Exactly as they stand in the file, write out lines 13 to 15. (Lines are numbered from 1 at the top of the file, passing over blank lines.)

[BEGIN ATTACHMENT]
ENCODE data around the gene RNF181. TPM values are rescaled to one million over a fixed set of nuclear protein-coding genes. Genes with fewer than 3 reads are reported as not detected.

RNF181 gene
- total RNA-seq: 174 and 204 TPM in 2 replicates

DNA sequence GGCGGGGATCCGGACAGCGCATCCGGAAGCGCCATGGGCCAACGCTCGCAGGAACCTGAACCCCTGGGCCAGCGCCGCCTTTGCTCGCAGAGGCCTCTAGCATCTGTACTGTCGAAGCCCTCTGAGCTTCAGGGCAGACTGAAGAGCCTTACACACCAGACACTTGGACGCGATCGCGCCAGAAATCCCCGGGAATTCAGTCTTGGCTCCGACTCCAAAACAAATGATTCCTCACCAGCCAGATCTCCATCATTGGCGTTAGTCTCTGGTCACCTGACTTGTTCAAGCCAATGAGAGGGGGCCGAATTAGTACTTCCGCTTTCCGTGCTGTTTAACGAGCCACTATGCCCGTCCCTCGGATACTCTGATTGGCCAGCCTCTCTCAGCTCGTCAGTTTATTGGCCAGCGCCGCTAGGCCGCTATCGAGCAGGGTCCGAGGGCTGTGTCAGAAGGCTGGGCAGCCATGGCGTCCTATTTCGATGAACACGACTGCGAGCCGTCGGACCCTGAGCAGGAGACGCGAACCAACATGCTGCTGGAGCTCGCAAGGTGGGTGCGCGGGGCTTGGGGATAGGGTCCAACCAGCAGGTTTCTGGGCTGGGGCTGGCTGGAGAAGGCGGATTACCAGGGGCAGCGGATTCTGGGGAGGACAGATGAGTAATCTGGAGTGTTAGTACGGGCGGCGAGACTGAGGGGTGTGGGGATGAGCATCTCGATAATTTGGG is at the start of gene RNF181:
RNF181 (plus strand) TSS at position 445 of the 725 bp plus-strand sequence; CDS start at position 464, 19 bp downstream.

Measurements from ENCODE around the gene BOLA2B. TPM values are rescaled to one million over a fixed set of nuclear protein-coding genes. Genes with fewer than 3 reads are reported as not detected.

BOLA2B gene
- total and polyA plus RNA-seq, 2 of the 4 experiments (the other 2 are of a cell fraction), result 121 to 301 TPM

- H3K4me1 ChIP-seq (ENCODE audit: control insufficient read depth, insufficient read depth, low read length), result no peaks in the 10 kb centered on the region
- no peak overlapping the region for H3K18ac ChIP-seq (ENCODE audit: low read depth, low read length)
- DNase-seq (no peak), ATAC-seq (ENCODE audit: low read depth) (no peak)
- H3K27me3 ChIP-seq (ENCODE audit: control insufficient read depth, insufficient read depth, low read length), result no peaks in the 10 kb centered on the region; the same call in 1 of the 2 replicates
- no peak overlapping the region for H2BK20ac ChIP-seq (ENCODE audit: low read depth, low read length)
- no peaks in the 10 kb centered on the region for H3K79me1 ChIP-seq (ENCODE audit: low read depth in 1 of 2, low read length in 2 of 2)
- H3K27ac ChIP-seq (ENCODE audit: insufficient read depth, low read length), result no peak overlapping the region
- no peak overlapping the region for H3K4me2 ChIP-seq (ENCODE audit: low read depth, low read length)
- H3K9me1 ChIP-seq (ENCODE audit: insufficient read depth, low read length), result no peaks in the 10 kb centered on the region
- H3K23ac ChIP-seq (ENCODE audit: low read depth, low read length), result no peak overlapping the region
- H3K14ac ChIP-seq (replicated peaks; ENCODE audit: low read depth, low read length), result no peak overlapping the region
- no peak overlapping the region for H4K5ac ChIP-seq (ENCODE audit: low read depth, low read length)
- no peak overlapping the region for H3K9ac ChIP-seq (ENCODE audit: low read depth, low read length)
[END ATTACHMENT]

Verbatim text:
- no peak overlapping the region for H2BK20ac ChIP-seq (ENCODE audit: low read depth, low read length)
- no peaks in the 10 kb centered on the region for H3K79me1 ChIP-seq (ENCODE audit: low read depth in 1 of 2, low read length in 2 of 2)
- H3K27ac ChIP-seq (ENCODE audit: insufficient read depth, low read length), result no peak overlapping the region